The Bank of England has increased interest rates for the third time this year to 0.75% to counter higher living cost prices.
As the UK economy recovers from COVID-19 and businesses continue to settle into the ‘new normal’, living costs have continued to skyrocket.
The rise from 0.5% to 0.75% means rates are now at their highest level since March 2020, when Covid lockdowns began.
Energy bills and food costs are increasing and with supply chain issues throughout the world, prices could increase further.
The Bank of England has also warned inflation, the rate at which prices rise, may reach 8% and possibly higher, in the coming months.
So, what does this mean for consumers?
About two million households will see an immediate increase in their mortgage payments because of the rise in rates, according to UK Finance.
The increase will add about £26 a month to the cost of a typical tracker mortgage, and £16 to the cost of a typical standard variable rate mortgage.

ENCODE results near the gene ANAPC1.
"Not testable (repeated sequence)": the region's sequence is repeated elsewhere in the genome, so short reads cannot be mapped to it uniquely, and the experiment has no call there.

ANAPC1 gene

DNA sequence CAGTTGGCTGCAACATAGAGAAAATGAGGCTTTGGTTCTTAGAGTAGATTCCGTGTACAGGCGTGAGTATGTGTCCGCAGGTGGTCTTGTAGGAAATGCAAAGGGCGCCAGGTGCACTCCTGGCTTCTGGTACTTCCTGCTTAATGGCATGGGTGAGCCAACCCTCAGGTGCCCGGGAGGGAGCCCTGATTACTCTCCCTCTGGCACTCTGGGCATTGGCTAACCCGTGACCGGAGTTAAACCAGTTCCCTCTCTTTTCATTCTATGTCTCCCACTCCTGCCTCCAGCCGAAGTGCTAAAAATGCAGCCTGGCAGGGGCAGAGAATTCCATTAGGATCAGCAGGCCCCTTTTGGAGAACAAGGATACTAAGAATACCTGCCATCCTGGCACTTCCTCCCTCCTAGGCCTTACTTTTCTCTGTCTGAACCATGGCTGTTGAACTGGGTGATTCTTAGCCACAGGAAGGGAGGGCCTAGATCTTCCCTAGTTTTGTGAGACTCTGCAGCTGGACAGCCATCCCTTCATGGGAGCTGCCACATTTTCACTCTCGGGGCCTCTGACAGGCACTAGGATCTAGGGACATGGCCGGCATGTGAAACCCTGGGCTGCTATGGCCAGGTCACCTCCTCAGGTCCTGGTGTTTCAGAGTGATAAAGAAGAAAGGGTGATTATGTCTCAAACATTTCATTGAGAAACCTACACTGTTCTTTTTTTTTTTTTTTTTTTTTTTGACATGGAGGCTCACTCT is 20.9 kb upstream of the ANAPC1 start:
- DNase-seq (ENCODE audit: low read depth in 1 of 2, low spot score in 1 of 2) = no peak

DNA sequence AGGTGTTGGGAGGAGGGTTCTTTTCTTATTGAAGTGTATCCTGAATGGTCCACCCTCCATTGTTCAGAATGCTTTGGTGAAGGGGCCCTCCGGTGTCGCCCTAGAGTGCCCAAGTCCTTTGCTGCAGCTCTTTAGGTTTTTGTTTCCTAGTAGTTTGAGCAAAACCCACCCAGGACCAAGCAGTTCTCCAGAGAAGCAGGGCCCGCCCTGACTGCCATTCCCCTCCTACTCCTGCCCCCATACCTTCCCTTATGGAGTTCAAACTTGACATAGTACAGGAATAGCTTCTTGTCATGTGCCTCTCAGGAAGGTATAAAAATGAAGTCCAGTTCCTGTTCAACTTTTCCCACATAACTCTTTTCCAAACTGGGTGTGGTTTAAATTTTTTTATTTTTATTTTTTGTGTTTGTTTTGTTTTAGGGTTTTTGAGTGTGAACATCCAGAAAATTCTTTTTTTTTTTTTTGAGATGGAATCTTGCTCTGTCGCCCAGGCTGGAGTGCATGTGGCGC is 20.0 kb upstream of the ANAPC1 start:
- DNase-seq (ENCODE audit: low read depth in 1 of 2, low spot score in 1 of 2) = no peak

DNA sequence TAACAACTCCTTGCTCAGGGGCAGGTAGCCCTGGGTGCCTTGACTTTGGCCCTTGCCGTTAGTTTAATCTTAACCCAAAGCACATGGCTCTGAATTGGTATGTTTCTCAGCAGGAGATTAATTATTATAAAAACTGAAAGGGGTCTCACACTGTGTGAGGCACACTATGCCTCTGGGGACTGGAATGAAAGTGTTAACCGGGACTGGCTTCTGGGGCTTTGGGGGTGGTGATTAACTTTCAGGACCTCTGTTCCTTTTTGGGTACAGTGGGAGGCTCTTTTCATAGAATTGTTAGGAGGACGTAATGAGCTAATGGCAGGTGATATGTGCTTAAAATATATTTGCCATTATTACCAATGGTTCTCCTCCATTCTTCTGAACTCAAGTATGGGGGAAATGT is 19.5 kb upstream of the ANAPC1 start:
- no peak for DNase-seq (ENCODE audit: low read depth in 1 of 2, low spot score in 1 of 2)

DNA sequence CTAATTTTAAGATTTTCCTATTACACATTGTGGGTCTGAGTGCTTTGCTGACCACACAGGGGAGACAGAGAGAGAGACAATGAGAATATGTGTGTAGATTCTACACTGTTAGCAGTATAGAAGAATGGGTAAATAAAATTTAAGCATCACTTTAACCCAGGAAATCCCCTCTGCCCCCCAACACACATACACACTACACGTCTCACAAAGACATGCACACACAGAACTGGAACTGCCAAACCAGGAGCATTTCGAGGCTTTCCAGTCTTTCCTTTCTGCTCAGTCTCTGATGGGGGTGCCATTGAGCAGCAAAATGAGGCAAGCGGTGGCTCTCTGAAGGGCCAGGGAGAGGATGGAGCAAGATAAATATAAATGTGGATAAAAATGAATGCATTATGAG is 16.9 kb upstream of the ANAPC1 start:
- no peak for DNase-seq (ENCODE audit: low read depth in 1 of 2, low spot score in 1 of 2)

It also warned that inflation could hit double-digits later in the year if energy prices push up the energy price cap.
To get further information about this news story, email email@example.com, call 0115 958 6872 or fill in an enquiry form below.
The chancellor has announced his financial update, here are the main points from the autumn statement.
Leanne Leslie, a senior operations manager for MAF Finance Group (MAF), has been named as a recipient of this year’s Women in Supply Chain Award.
High inflation has been caused by a series of big shocks to our economy.
MAF Finance Group has established a base in Edinburgh to strengthen its presence in Scotland. They has also appointed experienced...
The UK's inflation rate has dropped to a 15-month low of 7.9%. This decrease has eased concerns for Bank of England (BoE) policymakers...
Due to an excess of supply in the market, prices of second-hand electric cars are plummeting as more people trade them in...